I’ve been thinking about it a lot lately, and the more I go over my first book (and the plans for my upcoming books) I’m quite proud of my female characters.
When I was writing The Iron-Jawed Boy, I was well-aware of the fact that because my book was centered around a 10 year old boy that the book would then be considered a “Boy Book”, but I reject that notion quite vehemently (spelling?). I chose to surround Ion with lots of strong female characters–be it older or younger–because I think it’s important that the book not just be a “boy with another male friend goes on all the adventures and what not” story. Girls are just as brave, just as strong, just as intelligent (most would argue more intelligent) and I wanted young readers who dove into the book to pick up on those themes.
Moreover, the female characters I do provide I make a point of not allowing to lean on the crutches of boys. It’s such an annoying thing (whether in reality or in a book or in a movie), watching some girl constantly rely on the boy for ideas or strength or something ridiculous like that. Not that it’s out of the question, but I thought it vital to attempt a protest of the Disney Princess Syndrome, commonly referred to as Ugh, Why She So Annoying? Disease. Yes, you have to include the question mark.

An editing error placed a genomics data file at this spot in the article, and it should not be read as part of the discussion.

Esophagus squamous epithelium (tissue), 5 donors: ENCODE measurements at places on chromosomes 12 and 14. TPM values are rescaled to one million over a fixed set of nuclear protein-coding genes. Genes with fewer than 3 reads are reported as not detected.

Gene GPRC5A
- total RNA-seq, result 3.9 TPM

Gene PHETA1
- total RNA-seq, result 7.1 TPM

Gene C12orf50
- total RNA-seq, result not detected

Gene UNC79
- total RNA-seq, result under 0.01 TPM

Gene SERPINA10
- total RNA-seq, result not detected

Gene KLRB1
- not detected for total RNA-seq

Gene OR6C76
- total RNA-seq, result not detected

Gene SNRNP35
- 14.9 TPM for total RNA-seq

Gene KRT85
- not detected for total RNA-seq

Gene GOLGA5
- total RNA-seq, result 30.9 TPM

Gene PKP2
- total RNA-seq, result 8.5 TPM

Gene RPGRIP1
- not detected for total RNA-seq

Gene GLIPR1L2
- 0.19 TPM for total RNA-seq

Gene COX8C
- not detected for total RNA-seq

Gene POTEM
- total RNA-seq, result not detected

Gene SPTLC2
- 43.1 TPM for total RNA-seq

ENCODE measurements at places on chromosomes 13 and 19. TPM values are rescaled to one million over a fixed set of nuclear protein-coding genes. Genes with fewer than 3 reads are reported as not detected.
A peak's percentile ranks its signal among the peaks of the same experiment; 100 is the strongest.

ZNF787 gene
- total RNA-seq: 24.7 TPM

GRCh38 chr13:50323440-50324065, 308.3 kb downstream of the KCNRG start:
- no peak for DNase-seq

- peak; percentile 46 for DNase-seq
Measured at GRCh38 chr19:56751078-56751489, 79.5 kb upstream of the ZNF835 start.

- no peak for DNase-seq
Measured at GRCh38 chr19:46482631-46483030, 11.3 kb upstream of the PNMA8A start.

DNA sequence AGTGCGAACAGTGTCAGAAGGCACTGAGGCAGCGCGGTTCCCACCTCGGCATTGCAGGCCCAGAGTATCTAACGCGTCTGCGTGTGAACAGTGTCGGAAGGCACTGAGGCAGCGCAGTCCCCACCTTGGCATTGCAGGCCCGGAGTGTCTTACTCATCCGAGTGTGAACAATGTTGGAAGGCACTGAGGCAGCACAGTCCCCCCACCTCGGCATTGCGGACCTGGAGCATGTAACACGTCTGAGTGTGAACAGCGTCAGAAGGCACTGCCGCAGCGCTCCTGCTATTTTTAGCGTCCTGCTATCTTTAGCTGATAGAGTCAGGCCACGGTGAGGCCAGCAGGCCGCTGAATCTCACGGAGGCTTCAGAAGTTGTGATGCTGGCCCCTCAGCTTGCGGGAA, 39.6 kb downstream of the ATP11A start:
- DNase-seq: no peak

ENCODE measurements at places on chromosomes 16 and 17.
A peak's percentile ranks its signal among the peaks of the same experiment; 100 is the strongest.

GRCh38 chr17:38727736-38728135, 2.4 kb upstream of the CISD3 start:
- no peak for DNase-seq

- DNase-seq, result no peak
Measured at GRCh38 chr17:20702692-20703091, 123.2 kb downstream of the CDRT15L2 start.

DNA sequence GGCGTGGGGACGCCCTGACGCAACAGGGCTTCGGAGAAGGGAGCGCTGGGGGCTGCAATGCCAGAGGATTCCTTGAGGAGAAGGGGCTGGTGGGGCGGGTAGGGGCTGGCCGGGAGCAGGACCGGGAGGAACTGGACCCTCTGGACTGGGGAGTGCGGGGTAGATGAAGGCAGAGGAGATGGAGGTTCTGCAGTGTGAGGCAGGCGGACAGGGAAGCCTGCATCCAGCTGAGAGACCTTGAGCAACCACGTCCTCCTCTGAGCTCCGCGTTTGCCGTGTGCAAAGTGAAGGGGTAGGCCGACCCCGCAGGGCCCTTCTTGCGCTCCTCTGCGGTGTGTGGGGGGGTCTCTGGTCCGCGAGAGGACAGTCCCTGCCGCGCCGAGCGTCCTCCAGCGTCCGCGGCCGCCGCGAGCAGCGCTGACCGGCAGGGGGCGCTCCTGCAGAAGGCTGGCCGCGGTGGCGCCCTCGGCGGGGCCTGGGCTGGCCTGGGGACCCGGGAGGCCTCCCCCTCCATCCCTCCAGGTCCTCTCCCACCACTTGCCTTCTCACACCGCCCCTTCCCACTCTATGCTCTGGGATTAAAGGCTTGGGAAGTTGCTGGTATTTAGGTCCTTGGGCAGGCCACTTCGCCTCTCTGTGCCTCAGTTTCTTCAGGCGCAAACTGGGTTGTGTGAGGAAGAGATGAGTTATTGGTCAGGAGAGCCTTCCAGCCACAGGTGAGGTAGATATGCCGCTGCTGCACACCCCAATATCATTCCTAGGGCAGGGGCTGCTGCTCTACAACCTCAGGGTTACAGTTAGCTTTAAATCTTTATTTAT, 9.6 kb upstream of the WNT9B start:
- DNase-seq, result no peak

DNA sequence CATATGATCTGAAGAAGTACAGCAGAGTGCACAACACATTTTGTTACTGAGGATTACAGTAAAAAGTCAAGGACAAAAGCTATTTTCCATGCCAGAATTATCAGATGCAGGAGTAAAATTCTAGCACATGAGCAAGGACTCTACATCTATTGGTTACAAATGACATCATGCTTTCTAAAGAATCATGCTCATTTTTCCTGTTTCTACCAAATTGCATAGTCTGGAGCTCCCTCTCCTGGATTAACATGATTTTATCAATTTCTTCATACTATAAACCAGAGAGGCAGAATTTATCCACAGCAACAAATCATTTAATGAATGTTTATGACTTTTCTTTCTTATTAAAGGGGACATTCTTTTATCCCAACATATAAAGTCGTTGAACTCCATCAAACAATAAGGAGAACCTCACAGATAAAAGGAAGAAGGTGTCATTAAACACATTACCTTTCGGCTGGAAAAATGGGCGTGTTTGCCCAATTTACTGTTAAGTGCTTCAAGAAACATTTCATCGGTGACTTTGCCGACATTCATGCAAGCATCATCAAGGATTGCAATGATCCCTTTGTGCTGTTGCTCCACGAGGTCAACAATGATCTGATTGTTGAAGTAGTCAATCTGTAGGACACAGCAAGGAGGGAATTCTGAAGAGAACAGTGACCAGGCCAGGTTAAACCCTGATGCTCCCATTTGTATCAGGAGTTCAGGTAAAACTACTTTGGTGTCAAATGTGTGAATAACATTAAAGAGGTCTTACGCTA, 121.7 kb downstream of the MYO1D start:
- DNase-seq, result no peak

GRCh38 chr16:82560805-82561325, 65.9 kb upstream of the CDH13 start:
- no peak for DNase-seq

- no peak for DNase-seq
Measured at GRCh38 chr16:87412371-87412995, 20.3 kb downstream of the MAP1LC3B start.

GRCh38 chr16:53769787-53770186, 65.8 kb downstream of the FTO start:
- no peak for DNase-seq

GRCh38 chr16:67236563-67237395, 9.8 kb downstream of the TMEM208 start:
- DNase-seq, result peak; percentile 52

I guess my concern over boys learning early that girls are awesome comes from my upbringing. I was raised with two pretty cool older sisters, whom I looked up to for almost everything. To me, there was no one stronger than those two, and I still feel that way. Though don’t tell them that. Here’s one graduating. Also in the picture, you will notice the beautiful gelled “bowl cut” I was given. You might also notice, I rocked the shit out of that haircut.
In conclusion, if one day my series was picked up by a large audience, I only hope I could empower a generation of girls, just as I plan on empowering a generation of boys. No, I did not plan on that sentence sounding as epic as it did 😉